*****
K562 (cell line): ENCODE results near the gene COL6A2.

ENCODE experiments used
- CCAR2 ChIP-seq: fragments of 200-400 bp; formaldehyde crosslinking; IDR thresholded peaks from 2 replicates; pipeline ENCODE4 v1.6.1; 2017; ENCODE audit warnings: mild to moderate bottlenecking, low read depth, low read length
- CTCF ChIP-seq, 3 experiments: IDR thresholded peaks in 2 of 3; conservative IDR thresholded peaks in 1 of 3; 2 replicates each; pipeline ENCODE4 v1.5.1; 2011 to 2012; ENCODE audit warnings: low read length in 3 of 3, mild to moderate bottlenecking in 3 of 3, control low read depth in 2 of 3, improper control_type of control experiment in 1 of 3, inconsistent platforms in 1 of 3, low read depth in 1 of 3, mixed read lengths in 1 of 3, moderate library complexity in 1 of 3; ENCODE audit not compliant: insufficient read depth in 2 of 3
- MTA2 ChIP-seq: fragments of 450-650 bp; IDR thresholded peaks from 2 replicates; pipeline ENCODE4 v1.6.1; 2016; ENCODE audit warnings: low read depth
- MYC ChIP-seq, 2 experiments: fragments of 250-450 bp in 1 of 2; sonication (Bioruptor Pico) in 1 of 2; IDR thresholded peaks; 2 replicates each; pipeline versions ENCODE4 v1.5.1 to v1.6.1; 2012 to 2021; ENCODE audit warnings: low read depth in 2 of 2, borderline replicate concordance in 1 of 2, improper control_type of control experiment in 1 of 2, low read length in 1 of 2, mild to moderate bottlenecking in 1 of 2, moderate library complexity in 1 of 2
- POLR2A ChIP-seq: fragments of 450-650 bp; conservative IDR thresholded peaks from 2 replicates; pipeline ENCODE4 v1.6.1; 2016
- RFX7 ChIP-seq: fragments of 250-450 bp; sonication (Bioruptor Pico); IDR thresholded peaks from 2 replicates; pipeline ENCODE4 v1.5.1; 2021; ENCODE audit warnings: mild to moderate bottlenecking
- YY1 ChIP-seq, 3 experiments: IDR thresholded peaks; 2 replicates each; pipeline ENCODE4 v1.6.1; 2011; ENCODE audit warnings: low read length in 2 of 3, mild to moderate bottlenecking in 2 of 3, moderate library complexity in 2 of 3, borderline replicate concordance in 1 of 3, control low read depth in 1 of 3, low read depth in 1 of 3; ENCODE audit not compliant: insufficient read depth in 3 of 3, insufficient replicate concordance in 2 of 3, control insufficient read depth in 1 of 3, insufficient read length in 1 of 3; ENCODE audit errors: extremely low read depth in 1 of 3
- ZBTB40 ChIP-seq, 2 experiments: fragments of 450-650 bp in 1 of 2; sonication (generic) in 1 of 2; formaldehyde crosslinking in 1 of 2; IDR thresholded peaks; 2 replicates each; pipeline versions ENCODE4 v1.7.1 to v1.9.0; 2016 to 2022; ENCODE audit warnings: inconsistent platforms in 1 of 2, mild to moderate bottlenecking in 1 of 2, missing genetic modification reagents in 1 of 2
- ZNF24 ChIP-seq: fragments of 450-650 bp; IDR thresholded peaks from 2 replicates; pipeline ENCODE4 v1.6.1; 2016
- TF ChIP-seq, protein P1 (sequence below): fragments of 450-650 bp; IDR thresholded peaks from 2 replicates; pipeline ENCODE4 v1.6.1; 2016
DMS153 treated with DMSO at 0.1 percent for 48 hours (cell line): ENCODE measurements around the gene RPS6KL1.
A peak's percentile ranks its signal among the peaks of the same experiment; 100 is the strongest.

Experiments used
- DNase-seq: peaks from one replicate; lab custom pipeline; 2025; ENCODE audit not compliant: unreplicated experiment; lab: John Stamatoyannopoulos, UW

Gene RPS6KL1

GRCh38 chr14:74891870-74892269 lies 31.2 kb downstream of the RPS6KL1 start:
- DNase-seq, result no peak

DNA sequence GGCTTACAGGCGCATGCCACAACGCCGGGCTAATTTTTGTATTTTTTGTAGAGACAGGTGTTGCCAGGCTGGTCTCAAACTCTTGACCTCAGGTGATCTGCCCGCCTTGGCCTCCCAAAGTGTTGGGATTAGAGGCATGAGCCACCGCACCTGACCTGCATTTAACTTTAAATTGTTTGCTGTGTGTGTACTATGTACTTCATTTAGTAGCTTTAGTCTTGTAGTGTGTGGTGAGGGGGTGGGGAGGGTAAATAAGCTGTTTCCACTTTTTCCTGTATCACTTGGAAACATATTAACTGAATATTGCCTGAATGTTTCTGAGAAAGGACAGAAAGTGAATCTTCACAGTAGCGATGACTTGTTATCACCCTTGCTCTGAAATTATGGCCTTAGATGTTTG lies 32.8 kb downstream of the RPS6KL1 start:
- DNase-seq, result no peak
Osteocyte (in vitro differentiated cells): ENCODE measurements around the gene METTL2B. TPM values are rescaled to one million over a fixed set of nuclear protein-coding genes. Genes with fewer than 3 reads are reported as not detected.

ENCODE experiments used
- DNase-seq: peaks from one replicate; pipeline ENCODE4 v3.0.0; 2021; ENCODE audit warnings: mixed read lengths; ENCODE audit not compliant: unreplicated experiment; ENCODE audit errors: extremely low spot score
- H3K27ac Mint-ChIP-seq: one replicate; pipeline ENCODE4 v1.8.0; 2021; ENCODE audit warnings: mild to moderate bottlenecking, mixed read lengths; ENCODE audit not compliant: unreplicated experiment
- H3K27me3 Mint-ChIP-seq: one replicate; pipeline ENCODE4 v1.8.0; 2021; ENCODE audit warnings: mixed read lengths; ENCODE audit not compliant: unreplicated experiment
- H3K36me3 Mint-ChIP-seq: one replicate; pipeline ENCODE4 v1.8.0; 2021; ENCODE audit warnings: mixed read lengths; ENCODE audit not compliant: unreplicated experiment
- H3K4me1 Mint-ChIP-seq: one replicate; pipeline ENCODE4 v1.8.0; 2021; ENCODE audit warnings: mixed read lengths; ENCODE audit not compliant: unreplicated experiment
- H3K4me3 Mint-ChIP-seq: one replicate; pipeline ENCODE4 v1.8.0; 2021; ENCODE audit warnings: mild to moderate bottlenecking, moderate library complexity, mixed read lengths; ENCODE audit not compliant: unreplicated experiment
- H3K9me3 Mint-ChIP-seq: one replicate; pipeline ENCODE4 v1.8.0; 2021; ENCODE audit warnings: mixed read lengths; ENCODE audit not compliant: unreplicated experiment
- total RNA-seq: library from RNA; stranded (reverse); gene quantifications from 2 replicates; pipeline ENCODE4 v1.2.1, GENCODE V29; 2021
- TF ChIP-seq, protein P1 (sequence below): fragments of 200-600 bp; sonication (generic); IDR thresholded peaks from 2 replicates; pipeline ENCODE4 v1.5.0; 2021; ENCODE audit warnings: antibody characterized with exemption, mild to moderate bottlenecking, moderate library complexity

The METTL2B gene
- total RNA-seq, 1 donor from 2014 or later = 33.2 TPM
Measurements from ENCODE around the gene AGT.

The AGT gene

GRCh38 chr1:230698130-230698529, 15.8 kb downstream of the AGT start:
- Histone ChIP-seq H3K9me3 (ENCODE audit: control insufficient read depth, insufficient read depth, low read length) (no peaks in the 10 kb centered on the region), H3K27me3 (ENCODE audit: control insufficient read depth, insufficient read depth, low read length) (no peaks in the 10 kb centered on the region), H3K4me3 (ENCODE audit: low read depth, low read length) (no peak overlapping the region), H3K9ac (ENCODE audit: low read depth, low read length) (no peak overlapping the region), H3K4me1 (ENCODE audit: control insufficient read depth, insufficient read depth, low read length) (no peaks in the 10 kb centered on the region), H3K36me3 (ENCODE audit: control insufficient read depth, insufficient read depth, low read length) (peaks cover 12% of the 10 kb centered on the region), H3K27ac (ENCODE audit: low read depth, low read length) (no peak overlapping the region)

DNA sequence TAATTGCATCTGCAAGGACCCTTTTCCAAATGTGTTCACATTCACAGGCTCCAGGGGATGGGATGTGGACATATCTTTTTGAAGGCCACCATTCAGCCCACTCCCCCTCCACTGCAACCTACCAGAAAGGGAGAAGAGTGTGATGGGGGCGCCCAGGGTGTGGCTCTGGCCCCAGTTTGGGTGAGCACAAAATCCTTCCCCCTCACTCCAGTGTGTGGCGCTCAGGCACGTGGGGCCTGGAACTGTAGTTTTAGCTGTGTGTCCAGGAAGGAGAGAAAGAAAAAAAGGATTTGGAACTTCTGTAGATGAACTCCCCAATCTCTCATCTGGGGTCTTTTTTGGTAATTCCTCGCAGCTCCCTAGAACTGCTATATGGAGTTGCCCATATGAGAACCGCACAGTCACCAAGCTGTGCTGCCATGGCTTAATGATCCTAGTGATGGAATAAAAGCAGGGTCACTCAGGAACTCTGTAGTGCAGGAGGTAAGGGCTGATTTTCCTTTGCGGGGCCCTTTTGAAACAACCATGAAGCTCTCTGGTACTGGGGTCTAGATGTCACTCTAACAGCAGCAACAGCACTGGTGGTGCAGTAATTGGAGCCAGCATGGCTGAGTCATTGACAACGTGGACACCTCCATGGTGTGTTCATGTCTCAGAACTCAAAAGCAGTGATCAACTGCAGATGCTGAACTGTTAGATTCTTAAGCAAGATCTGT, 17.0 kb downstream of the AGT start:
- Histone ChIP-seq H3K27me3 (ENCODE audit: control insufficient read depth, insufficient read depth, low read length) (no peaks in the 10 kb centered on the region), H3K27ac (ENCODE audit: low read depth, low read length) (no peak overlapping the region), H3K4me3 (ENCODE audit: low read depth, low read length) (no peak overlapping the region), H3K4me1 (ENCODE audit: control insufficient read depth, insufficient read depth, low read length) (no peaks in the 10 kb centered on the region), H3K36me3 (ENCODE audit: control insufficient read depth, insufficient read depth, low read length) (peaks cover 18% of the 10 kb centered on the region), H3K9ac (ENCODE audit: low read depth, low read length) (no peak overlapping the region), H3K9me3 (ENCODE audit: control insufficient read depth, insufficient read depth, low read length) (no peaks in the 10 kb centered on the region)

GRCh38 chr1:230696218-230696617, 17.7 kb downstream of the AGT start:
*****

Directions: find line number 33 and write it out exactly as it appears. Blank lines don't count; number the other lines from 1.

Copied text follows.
The METTL2B gene